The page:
On the morning of the 26th October, a surprising rumor prevailed, that a torrent of boiling water was gushing from the crater, and pouring down the slope of the cone of ashes. Monticelli soon discovered that this was an optical illusion. It was in reality a flow of dry ashes, which, being loose and movable as shifting sand, issued in large quantities from a crevice in the upper margin of the crater.-Pp. 229, 230. vapors press the molten oxydizing substances upOwing to the thunderstorm noticed in this ex-wards through deep fissures. Volcanoes might tract, an abundant and violent fall of rain took place, and as the rain is heaviest above the cone of ashes, torrents of mud descend from it in every direction; and when the summit of the volcano is in the region of perpetual snow, the melting of the snow produces very disastrous inundations. At the foot of volcanoes, too, and on their flanks, there are frequently vast cavities, which, having a communication by many channels with mountain torrents, become subterranean lakes or reservoirs of water. When earthquakes, as happens in the Andes, shake the entire mass of the volcano, these reservoirs are opened, discharging water, fishes, and mud. On the 19th June, 1698, when the Carguairazo, to the north of Chimborazo, and upwards of 19,000 feet high, fell in, an area of nearly thirty square miles was covered with mud and fishes!

Vesuvius, and other similar volcanoes, have permanent communications, by means of their craters, with the interior of the earth. They alternately break forth and slumber, and often "end by becoming solfataras, emitting aqueous vapors,

* The thickness of the bed of ashes which fell during the twelve days was little above three feet on the slope of the cones, and only about eighteen inches on the planes. This is the greatest fall of ashes since the eruption of Vesuvius, which occasioned the death of the elder Pliny.

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Our author concludes this instructive section

with a speculation which he himself characterizes as bold; the object of which is to explain, by means of the internal heat of our globe, the existence, in a fossil state, of the tropical forms of animals and plants in the cold regions of the globe. This hitherto unexplained fact has been ascribed to various causes-to a change in the obliquity of the ecliptic by the approach of a comet, and to a change in the intensity in the sun's light and heat. We have been led to suppose that, as the two poles of maximum cold are nearly coincident with the magnetic poles, they may partake in their revolution, and thus make the warm and the cold meridians, which are now proved to exist, occupy in succession every position on the earth's surface; and that variations in the forces or causes by which that cold is produced, may produce a still further variation of temperature.*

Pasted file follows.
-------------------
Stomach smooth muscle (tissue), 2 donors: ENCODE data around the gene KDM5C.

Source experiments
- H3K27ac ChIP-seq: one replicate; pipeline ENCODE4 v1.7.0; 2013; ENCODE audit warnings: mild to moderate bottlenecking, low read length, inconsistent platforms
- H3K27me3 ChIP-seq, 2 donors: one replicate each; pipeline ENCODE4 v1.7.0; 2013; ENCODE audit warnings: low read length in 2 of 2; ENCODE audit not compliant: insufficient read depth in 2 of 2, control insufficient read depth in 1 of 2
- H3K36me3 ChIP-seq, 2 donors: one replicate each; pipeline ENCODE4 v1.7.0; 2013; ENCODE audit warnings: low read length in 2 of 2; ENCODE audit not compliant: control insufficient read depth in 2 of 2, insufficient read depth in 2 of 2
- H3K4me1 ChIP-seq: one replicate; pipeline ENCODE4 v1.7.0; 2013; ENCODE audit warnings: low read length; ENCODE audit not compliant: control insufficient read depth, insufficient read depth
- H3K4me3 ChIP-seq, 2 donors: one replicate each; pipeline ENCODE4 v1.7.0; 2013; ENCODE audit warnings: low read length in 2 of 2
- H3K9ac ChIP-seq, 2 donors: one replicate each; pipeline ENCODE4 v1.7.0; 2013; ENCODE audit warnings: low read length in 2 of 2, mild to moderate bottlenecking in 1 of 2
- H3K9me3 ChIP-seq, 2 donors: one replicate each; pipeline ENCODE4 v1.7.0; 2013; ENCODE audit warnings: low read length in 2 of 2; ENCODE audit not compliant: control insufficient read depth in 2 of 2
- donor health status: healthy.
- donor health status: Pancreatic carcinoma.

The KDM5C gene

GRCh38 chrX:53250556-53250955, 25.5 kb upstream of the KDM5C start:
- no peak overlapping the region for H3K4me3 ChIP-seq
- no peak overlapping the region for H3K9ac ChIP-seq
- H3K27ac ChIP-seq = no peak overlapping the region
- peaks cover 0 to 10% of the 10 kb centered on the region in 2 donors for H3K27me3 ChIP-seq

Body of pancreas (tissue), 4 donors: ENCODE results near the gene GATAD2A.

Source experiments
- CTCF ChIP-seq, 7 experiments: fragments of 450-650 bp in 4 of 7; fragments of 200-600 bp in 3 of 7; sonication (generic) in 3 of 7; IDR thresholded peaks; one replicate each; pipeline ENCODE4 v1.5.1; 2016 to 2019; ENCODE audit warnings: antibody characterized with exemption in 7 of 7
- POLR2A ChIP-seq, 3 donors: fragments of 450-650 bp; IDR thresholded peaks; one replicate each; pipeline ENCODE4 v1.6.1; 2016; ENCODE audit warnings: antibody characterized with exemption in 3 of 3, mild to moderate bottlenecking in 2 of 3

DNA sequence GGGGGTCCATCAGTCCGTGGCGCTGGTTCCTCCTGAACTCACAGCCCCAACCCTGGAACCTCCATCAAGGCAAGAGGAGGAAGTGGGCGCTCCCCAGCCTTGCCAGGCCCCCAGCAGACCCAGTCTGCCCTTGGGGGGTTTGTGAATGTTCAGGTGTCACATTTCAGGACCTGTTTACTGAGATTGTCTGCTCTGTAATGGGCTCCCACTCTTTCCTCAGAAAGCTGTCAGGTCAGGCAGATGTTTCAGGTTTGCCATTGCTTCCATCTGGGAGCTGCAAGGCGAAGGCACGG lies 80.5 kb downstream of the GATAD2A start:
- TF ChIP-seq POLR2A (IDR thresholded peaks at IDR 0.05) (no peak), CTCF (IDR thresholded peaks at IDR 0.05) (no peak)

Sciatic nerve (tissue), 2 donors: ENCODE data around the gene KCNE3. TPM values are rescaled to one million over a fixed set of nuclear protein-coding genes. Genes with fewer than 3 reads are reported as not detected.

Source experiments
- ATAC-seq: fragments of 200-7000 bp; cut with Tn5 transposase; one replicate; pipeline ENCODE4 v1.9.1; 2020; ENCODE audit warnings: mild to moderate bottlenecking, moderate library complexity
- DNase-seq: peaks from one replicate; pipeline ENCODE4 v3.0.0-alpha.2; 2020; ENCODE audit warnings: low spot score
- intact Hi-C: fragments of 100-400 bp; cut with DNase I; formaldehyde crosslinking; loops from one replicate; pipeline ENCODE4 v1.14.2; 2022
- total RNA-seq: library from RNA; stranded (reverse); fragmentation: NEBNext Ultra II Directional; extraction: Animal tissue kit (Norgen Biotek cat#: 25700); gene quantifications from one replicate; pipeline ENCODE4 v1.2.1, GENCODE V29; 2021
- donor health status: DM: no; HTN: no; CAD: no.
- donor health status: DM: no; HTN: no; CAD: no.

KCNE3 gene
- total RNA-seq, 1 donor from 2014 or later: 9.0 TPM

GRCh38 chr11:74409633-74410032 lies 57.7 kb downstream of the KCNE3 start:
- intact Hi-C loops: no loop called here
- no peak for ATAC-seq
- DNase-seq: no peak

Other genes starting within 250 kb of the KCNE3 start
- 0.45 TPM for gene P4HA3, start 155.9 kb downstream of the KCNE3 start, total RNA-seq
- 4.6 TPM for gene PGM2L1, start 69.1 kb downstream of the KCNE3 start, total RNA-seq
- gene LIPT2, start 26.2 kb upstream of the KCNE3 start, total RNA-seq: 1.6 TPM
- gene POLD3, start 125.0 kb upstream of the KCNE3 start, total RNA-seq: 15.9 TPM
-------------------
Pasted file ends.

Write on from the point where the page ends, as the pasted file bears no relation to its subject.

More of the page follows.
world shows a distribution of organic forms at variEverywhere, (says our author,) the ancient * Edinburgh Transactions, vol. ix., pp. 211, 212.

ance with our present climate.


Genius as the personification of Spiritual Love forbidding the enjoyment of sensual pleasure; others said, that it was the assertion of the Empire

may be that, in the ancient world, exhalations of heat issuing forth from the many openings of the deeply-fissured crust of the globe, may have favored, perhaps, for centuries, the growth of palms of Reason over Desire." A collection of pictures and tree-ferns, and the existence of animals requir- having arrived from Rhodes, there was found ing a high temperature, over entire countries among them the companion or pendant of the where now a very different climate prevails. According to this view of things, the temperature of volcanoes would be that of the interior of the earth; and the same cause, which, operating through volcanic eruptions, now produces devastating effects, might, in primeval ages, have clothed the deeply fissured rocks of the newly oxydized earth, in every zone, with the most luxuriant veg


If, in order to explain the distribution of tropical forms whose remains are now buried in northern

regions, it should be assumed that the long-haired species of elephant now found enclosed in ice, was originally indigenous in cold climates, and that forms resembling the same leading type may, as in the case of lions and lynxes, have been able to live in wholly different climates; still this solution of the difficulty presented by fossil remains cannot be extended so as to apply to vegetable productions. From reasons with which the study of vegetable physiology makes us acquainted, palms, musaccæ, and arborescent monocotyledones, are incapable of supporting the deprivation of their appendicular organs, which would be caused by the present temperature of our northern regions; and in the geological problem which we have to examine, it appears to me difficult to separate vegetable and animal remains from each other. The same mode of explanation ought to comprehend both.-Vol. ii., pp. 239, 241.